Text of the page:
This is a great article that I ready by Jeff Haden. We have all known people who do not seem to be a “sales person” but yet somehow their enthusiasm and knowledge of their product/service wins us over. There are others who have to go through their whole talk before they will even start listening to you. Which salesperson do you want to be?
Sometimes sales training and “advanced” sales strategies do more harm than good — especially if the techniques you adopt take you away from what works best for you. Here’s an example.
My wife wanted a new car. She likes sports cars so we went to a dealer to check out a BMW 135i. The salespeople were loitering in the lot as car salespeople without customers are wont to do, so they saw us drive onto up, cruise through a couple rows of cars, and park in front of the 135is.
A young guy headed over; evidently it was his turn. After a quick hello he clearly start to follow a mental sales technique checklist.
Evidently “qualify your lead” was first on his list. That didn’t go well for him so he moved on to “determine customer needs” and started asking about what we were looking for in a car. Without being rude (she has a knack for courteous deflection) my wife asked a few questions he struggled to answer, probably because he kept focusing on re-engaging his training and reclaiming the sales high ground.
Then he surprised us. He stopped talking, took a deep breath, and said, “I’m sorry. I really suck at this. Wait here and I’ll go get someone who can actually help you.”
My wife melted, as wives who are extremely businesslike but also extremely caring are wont to do. “No, we don’t need anyone else. You’re doing fine,” she said. “Hey, tell me; have you driven one of these?”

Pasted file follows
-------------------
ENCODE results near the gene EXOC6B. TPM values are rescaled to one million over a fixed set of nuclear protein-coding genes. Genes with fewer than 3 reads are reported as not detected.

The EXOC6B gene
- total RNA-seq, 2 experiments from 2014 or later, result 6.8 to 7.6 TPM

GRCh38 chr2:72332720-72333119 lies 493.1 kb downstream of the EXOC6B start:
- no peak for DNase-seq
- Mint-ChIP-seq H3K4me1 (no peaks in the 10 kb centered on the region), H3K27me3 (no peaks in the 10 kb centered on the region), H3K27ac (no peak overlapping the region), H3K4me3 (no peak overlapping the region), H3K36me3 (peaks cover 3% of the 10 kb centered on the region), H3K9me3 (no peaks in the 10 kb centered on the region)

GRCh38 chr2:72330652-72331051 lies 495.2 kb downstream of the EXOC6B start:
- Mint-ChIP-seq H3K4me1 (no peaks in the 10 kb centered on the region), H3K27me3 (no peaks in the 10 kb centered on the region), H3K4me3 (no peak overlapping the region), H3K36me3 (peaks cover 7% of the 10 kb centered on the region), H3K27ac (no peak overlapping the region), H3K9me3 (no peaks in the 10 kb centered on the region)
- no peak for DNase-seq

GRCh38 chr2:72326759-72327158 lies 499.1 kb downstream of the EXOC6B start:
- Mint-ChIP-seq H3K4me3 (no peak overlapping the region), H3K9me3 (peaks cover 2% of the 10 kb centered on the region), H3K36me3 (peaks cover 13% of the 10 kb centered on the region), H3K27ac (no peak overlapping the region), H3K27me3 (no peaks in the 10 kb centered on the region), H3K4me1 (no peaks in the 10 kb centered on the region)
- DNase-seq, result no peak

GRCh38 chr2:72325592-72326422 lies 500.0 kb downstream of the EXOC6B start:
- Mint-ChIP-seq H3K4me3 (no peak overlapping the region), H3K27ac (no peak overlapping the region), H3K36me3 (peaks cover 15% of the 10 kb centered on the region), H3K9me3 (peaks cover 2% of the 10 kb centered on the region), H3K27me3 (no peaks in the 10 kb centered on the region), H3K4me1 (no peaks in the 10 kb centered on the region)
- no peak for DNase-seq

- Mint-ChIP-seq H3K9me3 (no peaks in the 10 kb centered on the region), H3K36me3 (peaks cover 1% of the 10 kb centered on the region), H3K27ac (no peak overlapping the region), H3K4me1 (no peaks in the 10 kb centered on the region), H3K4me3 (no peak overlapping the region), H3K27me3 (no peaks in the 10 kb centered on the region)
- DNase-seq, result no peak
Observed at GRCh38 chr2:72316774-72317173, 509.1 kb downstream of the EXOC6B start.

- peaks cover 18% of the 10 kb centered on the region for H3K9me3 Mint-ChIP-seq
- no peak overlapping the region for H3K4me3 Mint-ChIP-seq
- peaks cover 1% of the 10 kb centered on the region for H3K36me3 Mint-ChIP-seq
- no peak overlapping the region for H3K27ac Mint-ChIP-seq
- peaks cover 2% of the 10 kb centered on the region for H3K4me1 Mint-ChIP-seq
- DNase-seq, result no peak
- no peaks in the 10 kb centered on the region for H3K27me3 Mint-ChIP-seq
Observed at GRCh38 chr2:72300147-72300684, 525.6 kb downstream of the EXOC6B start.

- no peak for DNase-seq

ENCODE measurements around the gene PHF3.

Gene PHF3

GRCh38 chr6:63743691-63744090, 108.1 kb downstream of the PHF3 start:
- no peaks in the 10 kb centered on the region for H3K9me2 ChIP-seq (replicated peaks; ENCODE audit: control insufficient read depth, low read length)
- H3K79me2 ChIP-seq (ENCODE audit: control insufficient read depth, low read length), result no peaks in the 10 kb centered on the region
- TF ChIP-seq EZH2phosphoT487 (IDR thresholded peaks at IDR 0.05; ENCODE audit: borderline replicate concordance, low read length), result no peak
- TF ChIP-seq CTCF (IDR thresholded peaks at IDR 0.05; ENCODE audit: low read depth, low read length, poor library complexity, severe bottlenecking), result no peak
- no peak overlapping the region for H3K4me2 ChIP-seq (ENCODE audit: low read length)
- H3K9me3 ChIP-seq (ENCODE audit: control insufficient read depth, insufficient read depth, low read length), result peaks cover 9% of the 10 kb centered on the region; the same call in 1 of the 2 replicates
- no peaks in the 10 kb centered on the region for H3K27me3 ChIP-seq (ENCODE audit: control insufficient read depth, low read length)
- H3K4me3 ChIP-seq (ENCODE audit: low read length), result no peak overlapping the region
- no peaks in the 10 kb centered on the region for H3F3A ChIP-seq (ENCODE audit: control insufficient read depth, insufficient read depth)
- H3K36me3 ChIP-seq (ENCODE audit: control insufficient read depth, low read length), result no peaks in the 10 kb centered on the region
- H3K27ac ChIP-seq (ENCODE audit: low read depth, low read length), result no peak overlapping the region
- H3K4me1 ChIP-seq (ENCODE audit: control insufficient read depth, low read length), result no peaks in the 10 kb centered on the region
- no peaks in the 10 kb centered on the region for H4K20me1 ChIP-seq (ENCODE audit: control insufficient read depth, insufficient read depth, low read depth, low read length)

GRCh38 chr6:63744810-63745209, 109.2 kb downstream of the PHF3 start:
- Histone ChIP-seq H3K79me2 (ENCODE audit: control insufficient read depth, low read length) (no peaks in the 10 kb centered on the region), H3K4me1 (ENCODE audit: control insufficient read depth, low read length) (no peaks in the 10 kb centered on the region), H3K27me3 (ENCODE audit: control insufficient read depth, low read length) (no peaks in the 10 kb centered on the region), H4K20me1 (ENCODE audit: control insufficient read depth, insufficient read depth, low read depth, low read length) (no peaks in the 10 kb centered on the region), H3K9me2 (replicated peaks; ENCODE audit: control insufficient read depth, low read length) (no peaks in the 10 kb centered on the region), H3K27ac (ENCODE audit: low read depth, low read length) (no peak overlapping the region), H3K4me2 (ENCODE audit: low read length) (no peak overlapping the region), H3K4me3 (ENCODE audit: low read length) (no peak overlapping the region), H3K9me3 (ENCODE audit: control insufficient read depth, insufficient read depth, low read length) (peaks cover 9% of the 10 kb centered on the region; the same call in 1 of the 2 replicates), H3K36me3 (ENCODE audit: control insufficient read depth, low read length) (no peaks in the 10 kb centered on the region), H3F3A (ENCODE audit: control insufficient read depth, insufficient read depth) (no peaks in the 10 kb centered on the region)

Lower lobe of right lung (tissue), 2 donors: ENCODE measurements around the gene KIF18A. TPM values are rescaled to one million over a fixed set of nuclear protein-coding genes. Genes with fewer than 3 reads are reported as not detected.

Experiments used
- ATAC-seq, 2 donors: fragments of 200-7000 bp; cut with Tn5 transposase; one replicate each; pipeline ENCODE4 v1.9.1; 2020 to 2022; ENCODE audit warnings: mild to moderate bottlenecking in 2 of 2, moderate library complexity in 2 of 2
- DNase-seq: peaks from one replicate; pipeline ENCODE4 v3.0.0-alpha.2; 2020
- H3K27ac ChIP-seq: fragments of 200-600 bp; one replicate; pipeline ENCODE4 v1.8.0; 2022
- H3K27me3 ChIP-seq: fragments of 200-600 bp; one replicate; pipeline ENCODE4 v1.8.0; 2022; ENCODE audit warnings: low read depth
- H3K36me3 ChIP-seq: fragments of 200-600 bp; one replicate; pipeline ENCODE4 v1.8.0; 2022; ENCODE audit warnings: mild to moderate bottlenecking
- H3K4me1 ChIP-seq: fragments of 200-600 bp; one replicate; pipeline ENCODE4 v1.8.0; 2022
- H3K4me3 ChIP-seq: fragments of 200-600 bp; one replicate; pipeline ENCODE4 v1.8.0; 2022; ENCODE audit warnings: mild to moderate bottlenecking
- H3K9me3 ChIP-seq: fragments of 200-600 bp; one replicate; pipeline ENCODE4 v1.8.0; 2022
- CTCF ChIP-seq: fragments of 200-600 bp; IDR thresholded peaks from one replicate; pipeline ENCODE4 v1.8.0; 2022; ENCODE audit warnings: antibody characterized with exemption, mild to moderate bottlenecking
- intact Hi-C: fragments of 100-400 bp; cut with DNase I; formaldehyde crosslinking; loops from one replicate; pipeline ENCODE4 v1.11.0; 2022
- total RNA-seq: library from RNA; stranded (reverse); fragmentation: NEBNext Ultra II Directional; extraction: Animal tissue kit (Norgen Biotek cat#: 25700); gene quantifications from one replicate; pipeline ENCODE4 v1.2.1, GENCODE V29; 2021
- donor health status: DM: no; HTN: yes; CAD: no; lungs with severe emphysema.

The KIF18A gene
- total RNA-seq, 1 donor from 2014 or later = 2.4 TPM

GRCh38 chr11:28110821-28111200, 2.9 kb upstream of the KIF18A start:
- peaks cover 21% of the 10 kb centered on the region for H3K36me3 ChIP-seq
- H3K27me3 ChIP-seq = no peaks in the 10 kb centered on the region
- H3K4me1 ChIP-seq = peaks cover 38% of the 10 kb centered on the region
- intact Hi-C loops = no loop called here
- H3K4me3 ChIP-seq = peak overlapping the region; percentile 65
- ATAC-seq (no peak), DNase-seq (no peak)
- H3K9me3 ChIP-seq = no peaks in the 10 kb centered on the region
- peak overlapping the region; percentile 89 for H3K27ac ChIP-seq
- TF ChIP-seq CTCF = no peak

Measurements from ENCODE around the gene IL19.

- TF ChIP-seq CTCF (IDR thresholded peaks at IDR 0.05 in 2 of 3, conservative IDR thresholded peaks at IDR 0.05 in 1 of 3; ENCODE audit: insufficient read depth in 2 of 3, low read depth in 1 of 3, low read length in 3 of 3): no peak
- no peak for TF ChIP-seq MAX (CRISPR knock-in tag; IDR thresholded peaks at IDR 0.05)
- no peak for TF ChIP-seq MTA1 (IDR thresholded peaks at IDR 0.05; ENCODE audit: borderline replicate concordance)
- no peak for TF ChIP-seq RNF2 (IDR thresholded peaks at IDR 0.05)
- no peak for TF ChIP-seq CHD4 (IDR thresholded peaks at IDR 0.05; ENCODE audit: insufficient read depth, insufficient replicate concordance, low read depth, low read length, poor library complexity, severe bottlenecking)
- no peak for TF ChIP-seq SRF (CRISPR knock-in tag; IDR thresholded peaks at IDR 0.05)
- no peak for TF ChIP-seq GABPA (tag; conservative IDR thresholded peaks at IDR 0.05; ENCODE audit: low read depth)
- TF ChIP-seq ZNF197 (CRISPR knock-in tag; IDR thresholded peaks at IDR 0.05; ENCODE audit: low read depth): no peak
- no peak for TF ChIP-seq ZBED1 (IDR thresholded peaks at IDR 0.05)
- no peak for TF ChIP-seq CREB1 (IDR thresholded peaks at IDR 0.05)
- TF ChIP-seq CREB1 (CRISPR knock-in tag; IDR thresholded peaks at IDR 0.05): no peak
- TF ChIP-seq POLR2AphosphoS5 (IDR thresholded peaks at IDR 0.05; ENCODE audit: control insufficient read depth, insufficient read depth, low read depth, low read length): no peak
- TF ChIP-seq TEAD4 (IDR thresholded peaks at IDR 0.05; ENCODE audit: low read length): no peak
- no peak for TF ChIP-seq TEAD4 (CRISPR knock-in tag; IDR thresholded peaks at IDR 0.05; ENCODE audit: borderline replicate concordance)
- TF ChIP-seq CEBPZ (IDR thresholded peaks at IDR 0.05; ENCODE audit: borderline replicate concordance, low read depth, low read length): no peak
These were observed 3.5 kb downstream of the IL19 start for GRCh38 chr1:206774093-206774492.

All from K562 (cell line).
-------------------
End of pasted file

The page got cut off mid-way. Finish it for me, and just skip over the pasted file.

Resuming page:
“Oh yeah,” he said, visibly brightening. “They’re really fast… and I probably shouldn’t say it but they handle better than an M3.” Then he glanced around to make sure no one was nearby and said, “Even if you don’t plan to buy it you should at least drive one. They’re a blast.”
We did, and she bought one (and a year later still loves it.)
Where did he initially go wrong? He let training turn him into a salesman he’s not. He tried to become a qualifying, relationship building, features and specifications spewing, commitment gaining closer.
In the process he gave up his biggest strength. He stopped being himself, a young enthusiastic guy who loves cars.
Consider the sales strategies you currently employ. Do they take you away from your strengths?
- Say you’re you’re naturally introverted; don’t try to become this guy. Where sales is concerned, listening can be even more effective than speaking.
- If you’re perceptive and have good instincts, don’t get locked in to the qualification process. In our example, we parked a relatively expensive vehicle in front of a row of 135is, so any salesperson could safely assume we had the means and the interest. (In fact, the car I drive onto a lot probably says more about my means than any answers I provide to qualifying questions.) After “Hello,” the best thing the salesman could have said was, “Tell me which one you want to drive and I’ll grab the keys.”
- If you’re naturally casual and chatty, don’t try to be professorial or authoritative. Speak the way you speak to friends (within reason, of course). Be genuine and prospects respond.
Sound simple? It is… but many people lose sight of the fact the sales techniques they use should play to their strengths. Don’t try to be something you’re not; instead, focus on being a better, more effective version of you.
That’s the best sales strategy of all, and one you can use in any industry.